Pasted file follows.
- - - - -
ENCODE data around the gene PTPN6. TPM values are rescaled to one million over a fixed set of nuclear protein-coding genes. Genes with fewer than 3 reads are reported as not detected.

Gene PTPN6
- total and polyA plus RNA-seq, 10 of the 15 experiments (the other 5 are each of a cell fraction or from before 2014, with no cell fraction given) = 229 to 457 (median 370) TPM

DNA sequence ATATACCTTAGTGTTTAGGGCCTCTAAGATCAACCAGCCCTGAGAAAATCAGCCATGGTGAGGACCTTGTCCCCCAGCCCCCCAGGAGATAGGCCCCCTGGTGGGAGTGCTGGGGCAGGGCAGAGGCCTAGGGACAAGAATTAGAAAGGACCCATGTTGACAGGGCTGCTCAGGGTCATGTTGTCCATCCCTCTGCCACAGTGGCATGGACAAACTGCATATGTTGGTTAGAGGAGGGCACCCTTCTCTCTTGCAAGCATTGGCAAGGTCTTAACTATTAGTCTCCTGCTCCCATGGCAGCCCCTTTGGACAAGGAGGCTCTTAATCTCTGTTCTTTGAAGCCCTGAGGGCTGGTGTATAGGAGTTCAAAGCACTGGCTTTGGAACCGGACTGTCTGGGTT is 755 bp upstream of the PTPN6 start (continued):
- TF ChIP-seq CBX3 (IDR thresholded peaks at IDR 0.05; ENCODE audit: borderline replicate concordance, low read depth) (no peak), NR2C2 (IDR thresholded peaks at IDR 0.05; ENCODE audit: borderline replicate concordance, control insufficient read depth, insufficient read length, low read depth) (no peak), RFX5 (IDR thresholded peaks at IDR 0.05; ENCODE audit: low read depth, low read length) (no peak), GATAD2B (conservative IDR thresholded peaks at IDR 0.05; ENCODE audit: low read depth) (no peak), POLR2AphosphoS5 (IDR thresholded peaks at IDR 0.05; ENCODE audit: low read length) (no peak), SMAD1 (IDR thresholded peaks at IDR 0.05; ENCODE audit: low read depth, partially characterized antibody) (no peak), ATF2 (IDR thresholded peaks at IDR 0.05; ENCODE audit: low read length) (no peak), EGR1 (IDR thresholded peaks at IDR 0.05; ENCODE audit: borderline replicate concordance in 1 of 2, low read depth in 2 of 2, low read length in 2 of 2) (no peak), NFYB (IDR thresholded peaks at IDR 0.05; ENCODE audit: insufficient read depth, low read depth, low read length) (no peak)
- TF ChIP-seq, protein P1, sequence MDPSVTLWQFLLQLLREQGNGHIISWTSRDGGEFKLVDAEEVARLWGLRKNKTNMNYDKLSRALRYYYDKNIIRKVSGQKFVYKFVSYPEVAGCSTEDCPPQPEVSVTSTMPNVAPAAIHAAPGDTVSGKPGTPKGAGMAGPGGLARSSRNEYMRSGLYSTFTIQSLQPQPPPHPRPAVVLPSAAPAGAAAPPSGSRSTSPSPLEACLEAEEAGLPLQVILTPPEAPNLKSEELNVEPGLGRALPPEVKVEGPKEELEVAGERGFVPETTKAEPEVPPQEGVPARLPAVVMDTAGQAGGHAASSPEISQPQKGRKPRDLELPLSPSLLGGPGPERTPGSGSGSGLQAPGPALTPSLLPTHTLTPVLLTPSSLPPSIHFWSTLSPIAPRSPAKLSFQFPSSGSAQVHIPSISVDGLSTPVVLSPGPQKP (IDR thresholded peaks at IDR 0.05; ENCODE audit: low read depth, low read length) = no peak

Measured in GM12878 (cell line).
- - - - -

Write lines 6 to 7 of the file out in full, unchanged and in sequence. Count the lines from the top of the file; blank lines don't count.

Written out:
- TF ChIP-seq, protein P1, sequence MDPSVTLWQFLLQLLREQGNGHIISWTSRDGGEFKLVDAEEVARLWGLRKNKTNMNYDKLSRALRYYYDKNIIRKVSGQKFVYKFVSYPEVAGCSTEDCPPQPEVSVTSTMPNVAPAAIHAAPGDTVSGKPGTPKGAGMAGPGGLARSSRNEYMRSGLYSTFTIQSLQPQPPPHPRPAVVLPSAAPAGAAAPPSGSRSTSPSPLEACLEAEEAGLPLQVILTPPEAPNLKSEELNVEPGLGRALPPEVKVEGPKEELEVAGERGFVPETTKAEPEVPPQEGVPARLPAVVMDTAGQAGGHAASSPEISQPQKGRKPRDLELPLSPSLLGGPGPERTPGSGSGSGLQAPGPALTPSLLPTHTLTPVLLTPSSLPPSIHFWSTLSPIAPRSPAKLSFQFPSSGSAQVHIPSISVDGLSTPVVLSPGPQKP (IDR thresholded peaks at IDR 0.05; ENCODE audit: low read depth, low read length) = no peak

Measured in GM12878 (cell line).